For India, on the other hand, after the 1962 war it realized its huge vulnerabilities on its eastern borders and has been sparing no expense and effort in strengthening its position including ensuring that it has stable and friendly buffer states in Nepal and Bhutan without too much Chinese influence. Coupled with this is India’s ultimate nightmare of a two front war with Pakistan in the West and China in the East. In short India needs Nepal and Bhutan more than China which already has bigger fish to fry with Pakistan.

In many ways the former elected government of Bhutan totally underestimated the depth of insecurity and even paranoia of India when it comes to China.

  1. Good leadership separates Bhutan and Nepal

While India was blockading Nepal in 1989-90 and was also cancelling all its planned hydro project investments, the much smarter Monarchy of Bhutan in the form of His Majesty the Fourth Druk Gyalpo ensured increased aid for Bhutan and got hydro power investments in Bhutan originally intended for Nepal.

There is no doubt that there are genuine issues between India and Nepal but the Nepalese leadership had made a mess of things and a series of diplomatic blunders to make a bad situation worse.

The situation has reached such a level that popular politics in Nepal and even to a certain extent Nepalese identity is being defined with being anti-India. Even domestic issues are no longer seen as being domestic and there is a foreign hand seen at every corner. While there is no doubt that India for its own security interests takes a keen interest in Nepal there is also a lot to blame on the failure of Nepal and particularly the Nepalese elite who have not given a coherent, unified and wise leadership to its people.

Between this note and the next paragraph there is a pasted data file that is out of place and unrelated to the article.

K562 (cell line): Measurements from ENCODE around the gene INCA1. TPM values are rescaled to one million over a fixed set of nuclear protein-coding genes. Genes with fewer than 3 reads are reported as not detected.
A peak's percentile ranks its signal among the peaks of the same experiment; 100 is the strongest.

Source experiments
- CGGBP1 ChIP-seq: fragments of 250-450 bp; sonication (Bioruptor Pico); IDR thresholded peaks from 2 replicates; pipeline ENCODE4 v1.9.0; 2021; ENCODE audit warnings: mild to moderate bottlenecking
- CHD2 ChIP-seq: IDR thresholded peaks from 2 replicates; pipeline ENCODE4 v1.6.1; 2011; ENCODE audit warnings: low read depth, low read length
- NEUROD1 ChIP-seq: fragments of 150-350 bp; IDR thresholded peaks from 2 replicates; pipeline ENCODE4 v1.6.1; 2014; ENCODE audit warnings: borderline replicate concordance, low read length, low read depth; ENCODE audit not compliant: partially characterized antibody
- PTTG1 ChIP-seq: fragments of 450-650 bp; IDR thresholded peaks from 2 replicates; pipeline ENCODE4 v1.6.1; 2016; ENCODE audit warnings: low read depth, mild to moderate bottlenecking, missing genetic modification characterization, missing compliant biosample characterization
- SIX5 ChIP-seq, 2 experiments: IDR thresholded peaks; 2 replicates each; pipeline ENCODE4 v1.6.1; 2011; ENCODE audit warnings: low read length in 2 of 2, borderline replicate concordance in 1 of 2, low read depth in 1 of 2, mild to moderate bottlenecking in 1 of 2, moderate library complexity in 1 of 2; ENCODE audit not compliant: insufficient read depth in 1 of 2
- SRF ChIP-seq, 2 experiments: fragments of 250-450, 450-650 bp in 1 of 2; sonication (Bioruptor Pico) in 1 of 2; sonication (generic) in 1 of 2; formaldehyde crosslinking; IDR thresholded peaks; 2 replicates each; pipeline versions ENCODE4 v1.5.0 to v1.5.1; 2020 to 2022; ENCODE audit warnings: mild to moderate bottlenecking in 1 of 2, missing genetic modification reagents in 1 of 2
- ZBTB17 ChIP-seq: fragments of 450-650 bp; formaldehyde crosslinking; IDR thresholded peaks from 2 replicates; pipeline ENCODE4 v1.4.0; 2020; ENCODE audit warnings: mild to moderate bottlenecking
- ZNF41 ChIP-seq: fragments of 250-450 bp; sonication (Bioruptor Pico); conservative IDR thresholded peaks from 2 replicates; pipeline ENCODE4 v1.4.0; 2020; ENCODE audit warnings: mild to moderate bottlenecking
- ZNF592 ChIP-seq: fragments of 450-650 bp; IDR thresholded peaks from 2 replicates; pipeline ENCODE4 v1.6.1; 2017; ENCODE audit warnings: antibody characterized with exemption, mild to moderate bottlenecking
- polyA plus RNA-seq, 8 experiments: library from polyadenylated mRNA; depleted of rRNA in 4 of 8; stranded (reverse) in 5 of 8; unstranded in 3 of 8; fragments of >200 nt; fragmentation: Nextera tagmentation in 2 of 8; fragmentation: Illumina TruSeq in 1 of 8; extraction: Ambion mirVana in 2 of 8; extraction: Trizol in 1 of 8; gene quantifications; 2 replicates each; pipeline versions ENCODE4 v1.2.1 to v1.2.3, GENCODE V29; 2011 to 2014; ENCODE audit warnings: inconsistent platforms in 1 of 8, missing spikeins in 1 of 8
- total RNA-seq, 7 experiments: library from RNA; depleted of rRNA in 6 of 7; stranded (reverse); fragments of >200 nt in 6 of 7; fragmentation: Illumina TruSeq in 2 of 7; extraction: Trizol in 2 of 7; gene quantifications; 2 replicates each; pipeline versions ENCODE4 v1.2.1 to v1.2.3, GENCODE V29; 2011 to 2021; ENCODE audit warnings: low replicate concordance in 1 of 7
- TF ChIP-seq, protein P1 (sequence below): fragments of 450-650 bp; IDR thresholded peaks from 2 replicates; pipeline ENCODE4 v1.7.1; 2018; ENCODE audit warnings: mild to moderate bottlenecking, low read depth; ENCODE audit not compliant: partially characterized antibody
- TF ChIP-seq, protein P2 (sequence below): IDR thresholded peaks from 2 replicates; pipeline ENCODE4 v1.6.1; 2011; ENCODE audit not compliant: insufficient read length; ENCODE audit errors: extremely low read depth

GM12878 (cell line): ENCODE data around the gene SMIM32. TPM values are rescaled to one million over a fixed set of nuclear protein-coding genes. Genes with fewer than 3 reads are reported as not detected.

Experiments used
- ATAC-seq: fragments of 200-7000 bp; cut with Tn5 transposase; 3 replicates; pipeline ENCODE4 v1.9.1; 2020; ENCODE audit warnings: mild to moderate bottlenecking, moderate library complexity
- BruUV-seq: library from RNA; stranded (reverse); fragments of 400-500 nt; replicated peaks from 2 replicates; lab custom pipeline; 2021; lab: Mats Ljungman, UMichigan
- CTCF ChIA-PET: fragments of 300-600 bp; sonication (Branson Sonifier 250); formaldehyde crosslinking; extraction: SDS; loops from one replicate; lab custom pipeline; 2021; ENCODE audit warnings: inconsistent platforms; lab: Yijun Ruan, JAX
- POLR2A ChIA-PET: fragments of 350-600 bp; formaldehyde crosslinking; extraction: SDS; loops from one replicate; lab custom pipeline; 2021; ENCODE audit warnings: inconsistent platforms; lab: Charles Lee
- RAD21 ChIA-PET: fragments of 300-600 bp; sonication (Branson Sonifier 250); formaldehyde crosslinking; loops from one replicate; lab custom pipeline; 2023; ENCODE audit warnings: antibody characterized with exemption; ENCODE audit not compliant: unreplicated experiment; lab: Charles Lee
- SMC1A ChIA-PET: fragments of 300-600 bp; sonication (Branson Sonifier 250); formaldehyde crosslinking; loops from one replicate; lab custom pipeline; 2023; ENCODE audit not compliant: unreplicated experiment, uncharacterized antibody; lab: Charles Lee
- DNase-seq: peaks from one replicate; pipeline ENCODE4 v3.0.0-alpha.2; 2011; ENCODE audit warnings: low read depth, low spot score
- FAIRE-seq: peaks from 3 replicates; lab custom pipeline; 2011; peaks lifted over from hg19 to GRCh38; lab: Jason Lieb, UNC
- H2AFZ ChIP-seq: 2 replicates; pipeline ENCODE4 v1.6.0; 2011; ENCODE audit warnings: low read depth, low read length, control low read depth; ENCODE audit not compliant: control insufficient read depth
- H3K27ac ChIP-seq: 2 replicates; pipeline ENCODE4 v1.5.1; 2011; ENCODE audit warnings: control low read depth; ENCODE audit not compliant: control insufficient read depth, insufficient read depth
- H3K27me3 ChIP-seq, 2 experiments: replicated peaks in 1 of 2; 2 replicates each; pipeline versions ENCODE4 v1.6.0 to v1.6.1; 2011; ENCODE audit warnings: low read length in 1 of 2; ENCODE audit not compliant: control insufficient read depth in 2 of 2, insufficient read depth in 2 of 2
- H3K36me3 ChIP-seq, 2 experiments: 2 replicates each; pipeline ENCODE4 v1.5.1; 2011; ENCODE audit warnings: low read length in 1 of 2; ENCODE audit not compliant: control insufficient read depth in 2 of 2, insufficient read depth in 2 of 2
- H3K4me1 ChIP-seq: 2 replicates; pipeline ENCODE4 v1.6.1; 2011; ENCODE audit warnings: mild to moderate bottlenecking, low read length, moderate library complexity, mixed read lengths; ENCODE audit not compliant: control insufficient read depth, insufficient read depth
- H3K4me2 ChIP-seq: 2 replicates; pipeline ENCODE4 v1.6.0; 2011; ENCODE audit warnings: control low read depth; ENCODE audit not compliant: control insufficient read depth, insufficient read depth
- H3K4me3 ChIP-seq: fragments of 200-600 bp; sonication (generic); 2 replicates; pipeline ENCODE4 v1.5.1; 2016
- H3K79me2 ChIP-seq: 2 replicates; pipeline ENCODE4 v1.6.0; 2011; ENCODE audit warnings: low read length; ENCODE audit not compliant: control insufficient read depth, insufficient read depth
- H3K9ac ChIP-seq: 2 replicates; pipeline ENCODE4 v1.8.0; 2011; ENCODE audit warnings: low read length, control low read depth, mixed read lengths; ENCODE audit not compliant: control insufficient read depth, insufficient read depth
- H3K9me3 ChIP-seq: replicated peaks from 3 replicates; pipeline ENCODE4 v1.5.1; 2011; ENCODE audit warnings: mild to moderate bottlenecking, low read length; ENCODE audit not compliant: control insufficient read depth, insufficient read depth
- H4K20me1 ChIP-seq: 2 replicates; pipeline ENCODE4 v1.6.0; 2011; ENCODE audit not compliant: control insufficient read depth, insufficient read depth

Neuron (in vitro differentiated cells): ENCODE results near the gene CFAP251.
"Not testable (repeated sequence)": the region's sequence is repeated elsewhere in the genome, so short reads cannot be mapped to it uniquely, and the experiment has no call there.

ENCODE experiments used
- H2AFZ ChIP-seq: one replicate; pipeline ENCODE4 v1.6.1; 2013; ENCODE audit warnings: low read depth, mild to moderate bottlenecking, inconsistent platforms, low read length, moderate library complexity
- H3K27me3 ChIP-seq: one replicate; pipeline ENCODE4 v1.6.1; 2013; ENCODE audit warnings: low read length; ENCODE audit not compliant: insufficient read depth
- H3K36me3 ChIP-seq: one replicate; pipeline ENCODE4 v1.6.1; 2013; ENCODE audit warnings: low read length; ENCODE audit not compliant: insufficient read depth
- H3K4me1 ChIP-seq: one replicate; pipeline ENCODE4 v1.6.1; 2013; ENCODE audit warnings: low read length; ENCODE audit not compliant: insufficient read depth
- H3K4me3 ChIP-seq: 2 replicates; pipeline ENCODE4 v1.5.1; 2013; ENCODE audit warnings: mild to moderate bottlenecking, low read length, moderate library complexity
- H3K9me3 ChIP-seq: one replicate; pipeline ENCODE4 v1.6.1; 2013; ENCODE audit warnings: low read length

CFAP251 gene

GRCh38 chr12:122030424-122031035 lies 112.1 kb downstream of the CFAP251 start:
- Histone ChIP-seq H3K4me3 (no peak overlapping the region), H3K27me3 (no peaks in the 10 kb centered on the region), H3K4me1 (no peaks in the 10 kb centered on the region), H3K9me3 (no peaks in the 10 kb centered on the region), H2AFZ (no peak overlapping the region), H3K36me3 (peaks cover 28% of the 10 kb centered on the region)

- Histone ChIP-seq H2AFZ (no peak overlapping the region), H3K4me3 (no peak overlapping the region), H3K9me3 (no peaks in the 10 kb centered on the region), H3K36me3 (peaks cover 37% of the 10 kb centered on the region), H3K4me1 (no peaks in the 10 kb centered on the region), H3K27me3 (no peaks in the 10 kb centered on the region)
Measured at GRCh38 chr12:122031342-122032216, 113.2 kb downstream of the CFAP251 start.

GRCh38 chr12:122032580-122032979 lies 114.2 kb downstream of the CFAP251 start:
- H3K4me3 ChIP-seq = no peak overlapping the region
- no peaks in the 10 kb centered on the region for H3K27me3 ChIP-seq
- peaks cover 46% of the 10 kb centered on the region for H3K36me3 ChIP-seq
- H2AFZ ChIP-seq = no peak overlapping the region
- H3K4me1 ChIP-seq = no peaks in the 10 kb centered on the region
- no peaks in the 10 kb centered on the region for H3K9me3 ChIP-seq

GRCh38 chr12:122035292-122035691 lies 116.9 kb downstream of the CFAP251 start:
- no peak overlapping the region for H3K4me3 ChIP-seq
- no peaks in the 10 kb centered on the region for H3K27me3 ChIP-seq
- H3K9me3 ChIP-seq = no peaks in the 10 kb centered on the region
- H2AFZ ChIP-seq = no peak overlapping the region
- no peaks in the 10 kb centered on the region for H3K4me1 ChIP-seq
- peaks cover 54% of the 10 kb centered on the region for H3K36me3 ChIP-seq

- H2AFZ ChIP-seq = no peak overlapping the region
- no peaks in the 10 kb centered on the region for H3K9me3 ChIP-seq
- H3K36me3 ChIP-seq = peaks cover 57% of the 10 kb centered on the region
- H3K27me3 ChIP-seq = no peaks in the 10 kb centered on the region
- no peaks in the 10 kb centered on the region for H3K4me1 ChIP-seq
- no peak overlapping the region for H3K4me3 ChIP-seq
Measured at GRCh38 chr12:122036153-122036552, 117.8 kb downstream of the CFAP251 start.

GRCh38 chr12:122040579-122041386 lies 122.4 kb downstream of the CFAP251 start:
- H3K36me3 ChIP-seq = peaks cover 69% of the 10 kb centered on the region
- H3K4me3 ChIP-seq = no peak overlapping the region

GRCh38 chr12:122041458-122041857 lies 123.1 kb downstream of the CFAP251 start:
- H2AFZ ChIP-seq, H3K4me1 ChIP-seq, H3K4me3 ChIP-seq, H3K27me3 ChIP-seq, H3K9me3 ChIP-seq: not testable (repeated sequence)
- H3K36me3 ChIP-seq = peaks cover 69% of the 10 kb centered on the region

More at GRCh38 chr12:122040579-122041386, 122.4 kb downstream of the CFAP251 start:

The very worldly and wise trait of the Bhutanese Monarchy extends all the way from His Majesty the First King.

Remember John Claude White who wrote highly of the First King and helped strengthen ties between Bhutan and the then British Empire.

The same John Claude White according to British sources was an arrogant imperialist as a Political Officer in Sikkim who, to put independent Sikkim’s Royal Family in line, locked up the then Chogyal and his wife in their palace without food and water for a while. He then also initiated the British policy of settling in large numbers of Nepalese into vacant Sikkim land.

In contrast John Claude White shared a close friendship and had deep respect for the much tougher but also wiser First King of Bhutan as evinced in his own memoirs.

Bhutan’s Monarchy in that sense has been able to make the best out of a tough neighborhood and the tough leaders in it. The Bhutanese people over the decades have trusted the Monarchy to make the right moves in terms of foreign policy be it with the British or India and the Monarch’s have in turn exercised great wisdom and long term foresight in their dealings.

In contrast the scene in Nepal has been one of chaos where the leadership has consistently failed and as a result pushed its country and people to the brink on several occasions. As is evident the end result is a lack of stable institutions in Nepal and policies and issues seem to be decided by volatile groups on the streets.

In nature scientists have observed something called ‘swarm intelligence’ or ‘group intelligence’ whereby certain species that have such higher levels of collective intelligence do better be they certain birds, insects like ants or even Wildebeests. On the other hand some species even if they have high levels of individual intelligence like the Zebra cannot function well as a group together making them easier targets for predators and as a result are smaller in numbers and less successful then the less glamorous wildebeests.

The ordinary Bhutanese may not be your average Einstein but the Bhutanese society and as a nation under the wise leadership of the Monarchy has a high level of this instinctive ‘group intelligence’ and an understanding to work for long term benefits that has served Bhutan well.

Op-ed by Tezing Lamsang

Editor in Chief